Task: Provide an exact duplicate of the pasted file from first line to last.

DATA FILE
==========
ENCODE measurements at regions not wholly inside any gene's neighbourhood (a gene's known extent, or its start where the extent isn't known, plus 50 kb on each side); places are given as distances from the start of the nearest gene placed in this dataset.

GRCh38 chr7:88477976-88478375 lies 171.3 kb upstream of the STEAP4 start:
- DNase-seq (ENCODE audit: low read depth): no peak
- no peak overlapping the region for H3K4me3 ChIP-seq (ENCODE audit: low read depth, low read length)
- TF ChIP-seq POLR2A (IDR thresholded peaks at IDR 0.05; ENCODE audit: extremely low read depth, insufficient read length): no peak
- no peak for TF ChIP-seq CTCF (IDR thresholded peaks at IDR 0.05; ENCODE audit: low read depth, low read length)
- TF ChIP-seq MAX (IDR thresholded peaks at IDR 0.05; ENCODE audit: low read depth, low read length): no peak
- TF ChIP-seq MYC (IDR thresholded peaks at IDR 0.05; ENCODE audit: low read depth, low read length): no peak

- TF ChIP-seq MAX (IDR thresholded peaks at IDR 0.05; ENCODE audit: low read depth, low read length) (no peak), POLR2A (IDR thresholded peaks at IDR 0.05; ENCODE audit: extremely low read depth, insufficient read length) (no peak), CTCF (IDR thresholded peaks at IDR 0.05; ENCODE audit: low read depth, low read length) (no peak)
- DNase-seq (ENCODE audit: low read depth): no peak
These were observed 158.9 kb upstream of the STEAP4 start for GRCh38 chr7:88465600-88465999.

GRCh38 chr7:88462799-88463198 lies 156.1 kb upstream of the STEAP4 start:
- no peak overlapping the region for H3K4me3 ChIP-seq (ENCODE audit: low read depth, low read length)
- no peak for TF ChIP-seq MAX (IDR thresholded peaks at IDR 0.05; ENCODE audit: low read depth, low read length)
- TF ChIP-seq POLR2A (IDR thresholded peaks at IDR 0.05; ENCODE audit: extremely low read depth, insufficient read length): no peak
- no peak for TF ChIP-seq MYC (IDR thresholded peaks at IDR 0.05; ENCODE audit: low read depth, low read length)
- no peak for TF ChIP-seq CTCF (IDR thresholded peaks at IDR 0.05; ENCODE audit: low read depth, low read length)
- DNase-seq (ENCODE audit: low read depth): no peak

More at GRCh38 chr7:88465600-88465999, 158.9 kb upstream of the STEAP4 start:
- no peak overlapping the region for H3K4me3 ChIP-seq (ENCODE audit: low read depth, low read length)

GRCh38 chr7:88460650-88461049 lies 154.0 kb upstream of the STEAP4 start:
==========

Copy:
ENCODE measurements at regions not wholly inside any gene's neighbourhood (a gene's known extent, or its start where the extent isn't known, plus 50 kb on each side); places are given as distances from the start of the nearest gene placed in this dataset.

GRCh38 chr7:88477976-88478375 lies 171.3 kb upstream of the STEAP4 start:
- DNase-seq (ENCODE audit: low read depth): no peak
- no peak overlapping the region for H3K4me3 ChIP-seq (ENCODE audit: low read depth, low read length)
- TF ChIP-seq POLR2A (IDR thresholded peaks at IDR 0.05; ENCODE audit: extremely low read depth, insufficient read length): no peak
- no peak for TF ChIP-seq CTCF (IDR thresholded peaks at IDR 0.05; ENCODE audit: low read depth, low read length)
- TF ChIP-seq MAX (IDR thresholded peaks at IDR 0.05; ENCODE audit: low read depth, low read length): no peak
- TF ChIP-seq MYC (IDR thresholded peaks at IDR 0.05; ENCODE audit: low read depth, low read length): no peak

- TF ChIP-seq MAX (IDR thresholded peaks at IDR 0.05; ENCODE audit: low read depth, low read length) (no peak), POLR2A (IDR thresholded peaks at IDR 0.05; ENCODE audit: extremely low read depth, insufficient read length) (no peak), CTCF (IDR thresholded peaks at IDR 0.05; ENCODE audit: low read depth, low read length) (no peak)
- DNase-seq (ENCODE audit: low read depth): no peak
These were observed 158.9 kb upstream of the STEAP4 start for GRCh38 chr7:88465600-88465999.

GRCh38 chr7:88462799-88463198 lies 156.1 kb upstream of the STEAP4 start:
- no peak overlapping the region for H3K4me3 ChIP-seq (ENCODE audit: low read depth, low read length)
- no peak for TF ChIP-seq MAX (IDR thresholded peaks at IDR 0.05; ENCODE audit: low read depth, low read length)
- TF ChIP-seq POLR2A (IDR thresholded peaks at IDR 0.05; ENCODE audit: extremely low read depth, insufficient read length): no peak
- no peak for TF ChIP-seq MYC (IDR thresholded peaks at IDR 0.05; ENCODE audit: low read depth, low read length)
- no peak for TF ChIP-seq CTCF (IDR thresholded peaks at IDR 0.05; ENCODE audit: low read depth, low read length)
- DNase-seq (ENCODE audit: low read depth): no peak

More at GRCh38 chr7:88465600-88465999, 158.9 kb upstream of the STEAP4 start:
- no peak overlapping the region for H3K4me3 ChIP-seq (ENCODE audit: low read depth, low read length)

GRCh38 chr7:88460650-88461049 lies 154.0 kb upstream of the STEAP4 start: